[CentOS] How to copy a system?
gebser at mousecar.com
Thu May 5 14:10:52 UTC 2011
On 05/05/2011 08:01 AM Brunner, Brian T. wrote:
> centos-bounces at centos.org wrote:
>> At Thu, 05 May 2011 07:44:52 -0400 CentOS mailing list
>> <centos at centos.org> wrote:
>>> On 05/05/2011 07:13 AM, Timothy Murphy wrote:
>>>> Is there a standard way of copying a working system
>>>> from one machine to another with different partitions?
>>> You could also utilize cloning software, such as the client version
>>> of drbl, clonezilla livecd.
>>> You could also do a direct copy with dd onto a connected drive.
>> Warning: dd is not a good choise if the source and desination
>> drives/partitions are *different* sizes.
> Different block mappings will also give you grief.
> .:. The drives must be identical manufacturer and model, down to the
> firmware revision.
> dd is not a backup tool in the general sense.
I had doubts about dd also. But last year, when I needed to upgrade to
a larger drive, I used it and it worked fine. I bought a new drive (of
course of larger size... different manufacturer too), put it into a
drive enclosure, plugged that new drive into my USB port, and ran dd to
copy the entirety of hda to hdb. Shutting down the machine, I swapped
the hard drives and booted with the new drive and-- viola!-- new bigger
drive with everything running just like on the old drive. I didn't have
to reconfigure anything; even the networking worked on the new drive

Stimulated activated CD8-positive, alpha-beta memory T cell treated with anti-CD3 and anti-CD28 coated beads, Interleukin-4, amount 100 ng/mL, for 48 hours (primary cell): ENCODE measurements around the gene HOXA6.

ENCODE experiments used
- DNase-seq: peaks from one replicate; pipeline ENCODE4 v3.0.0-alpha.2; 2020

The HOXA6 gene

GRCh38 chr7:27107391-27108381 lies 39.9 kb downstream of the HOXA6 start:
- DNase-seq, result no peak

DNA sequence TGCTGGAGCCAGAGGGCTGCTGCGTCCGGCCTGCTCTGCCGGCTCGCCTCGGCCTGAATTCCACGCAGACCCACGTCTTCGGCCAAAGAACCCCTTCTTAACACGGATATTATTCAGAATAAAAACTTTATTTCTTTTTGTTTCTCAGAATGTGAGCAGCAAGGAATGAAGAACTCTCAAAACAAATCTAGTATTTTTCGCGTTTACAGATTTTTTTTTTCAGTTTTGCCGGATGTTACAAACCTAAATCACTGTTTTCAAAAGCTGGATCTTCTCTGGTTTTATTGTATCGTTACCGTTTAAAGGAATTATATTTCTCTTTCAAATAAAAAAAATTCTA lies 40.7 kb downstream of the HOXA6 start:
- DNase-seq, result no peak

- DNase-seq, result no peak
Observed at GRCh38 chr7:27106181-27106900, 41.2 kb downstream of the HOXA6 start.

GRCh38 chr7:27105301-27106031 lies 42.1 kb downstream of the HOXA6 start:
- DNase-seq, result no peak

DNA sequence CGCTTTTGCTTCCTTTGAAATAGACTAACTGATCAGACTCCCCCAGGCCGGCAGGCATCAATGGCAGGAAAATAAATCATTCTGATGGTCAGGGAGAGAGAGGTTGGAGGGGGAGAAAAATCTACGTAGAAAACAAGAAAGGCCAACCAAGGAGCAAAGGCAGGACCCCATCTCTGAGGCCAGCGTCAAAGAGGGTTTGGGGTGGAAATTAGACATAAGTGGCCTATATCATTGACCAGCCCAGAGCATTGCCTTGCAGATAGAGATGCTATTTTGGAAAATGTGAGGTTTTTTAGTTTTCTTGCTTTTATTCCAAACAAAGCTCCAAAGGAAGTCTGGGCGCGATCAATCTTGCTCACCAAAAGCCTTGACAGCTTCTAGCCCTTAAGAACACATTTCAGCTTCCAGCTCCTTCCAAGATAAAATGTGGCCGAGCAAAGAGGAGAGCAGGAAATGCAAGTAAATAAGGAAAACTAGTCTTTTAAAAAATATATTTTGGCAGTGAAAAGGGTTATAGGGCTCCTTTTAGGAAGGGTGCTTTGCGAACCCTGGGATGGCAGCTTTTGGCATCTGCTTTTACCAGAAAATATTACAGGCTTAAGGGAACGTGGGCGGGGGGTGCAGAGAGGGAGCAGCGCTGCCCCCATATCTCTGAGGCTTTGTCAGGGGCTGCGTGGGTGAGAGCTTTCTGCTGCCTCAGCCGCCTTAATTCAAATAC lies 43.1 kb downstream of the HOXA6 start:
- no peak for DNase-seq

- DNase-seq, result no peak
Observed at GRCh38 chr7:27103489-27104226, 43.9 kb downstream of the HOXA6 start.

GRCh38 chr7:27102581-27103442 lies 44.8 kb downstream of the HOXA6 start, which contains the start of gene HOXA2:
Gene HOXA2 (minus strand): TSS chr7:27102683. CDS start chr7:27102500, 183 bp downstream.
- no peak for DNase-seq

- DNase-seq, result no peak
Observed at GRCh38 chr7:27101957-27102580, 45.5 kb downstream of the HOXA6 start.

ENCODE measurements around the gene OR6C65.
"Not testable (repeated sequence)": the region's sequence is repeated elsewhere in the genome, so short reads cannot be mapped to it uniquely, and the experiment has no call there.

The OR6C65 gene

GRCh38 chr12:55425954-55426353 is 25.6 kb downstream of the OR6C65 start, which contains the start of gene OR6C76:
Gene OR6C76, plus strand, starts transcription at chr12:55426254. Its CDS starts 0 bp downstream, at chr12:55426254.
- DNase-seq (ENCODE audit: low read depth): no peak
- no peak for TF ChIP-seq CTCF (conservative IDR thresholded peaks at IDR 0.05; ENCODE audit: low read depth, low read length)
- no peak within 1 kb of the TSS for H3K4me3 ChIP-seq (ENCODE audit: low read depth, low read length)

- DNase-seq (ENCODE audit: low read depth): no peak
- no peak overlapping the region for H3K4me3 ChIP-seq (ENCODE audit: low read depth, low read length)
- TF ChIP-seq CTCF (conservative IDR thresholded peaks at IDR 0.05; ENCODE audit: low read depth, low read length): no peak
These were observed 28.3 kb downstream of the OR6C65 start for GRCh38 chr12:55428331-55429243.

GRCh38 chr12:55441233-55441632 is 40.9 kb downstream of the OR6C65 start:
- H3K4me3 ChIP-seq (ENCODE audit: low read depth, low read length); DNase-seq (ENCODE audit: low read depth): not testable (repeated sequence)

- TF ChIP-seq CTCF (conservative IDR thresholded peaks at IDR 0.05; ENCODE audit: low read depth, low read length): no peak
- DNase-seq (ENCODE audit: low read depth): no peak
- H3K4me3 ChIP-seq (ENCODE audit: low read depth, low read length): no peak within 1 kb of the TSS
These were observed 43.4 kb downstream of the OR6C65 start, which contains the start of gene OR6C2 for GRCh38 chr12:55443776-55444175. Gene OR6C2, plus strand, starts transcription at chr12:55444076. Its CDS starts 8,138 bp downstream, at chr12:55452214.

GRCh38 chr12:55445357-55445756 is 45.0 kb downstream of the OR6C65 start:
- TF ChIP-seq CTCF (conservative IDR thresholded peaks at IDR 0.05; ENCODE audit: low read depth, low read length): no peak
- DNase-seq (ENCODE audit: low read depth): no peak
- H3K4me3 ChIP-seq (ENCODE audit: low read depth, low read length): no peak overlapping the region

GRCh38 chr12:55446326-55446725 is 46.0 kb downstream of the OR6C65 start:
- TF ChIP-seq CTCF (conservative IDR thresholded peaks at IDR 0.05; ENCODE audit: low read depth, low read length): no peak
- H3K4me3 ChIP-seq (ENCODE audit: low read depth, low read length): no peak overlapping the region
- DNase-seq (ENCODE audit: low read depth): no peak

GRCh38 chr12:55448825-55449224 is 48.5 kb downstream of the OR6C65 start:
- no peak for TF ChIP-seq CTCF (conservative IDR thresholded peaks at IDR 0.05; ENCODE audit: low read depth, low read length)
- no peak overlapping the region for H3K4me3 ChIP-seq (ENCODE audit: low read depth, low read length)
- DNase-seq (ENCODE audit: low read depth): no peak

without touching anything. The only thing I did on the new drive was to
create a new partition from all the extra new hd space I had. Indeed,
this is a multi-boot machine and all OSs on it copied over just fine.
In addition, all my linux partitions are encrypted, and all that copied
over perfectly as well.
One tip: Use dd's smallest block size (BS). I did this copy using dd
several times, starting with 4k, then 2k block sizes and the new disk
had problems when I tried to use it. IIRC, I had to rachet down to 256
to get a working drive. And this took eight or ten hours to copy an 80G
Another tip: in your BIOS the parameter for the hard drive should
probably be Auto-Detect if your source and destination drives aren't
identical. That's generally the default anyway.
Final tip (I think): For me, my machine A and machine B were the same
machine... so of course the hardware was absolutely identical. Using dd
might not work if the hardware on A and B are too different from one
"Truth is the most valuable thing we have, so I try to conserve it."
More information about the CentOS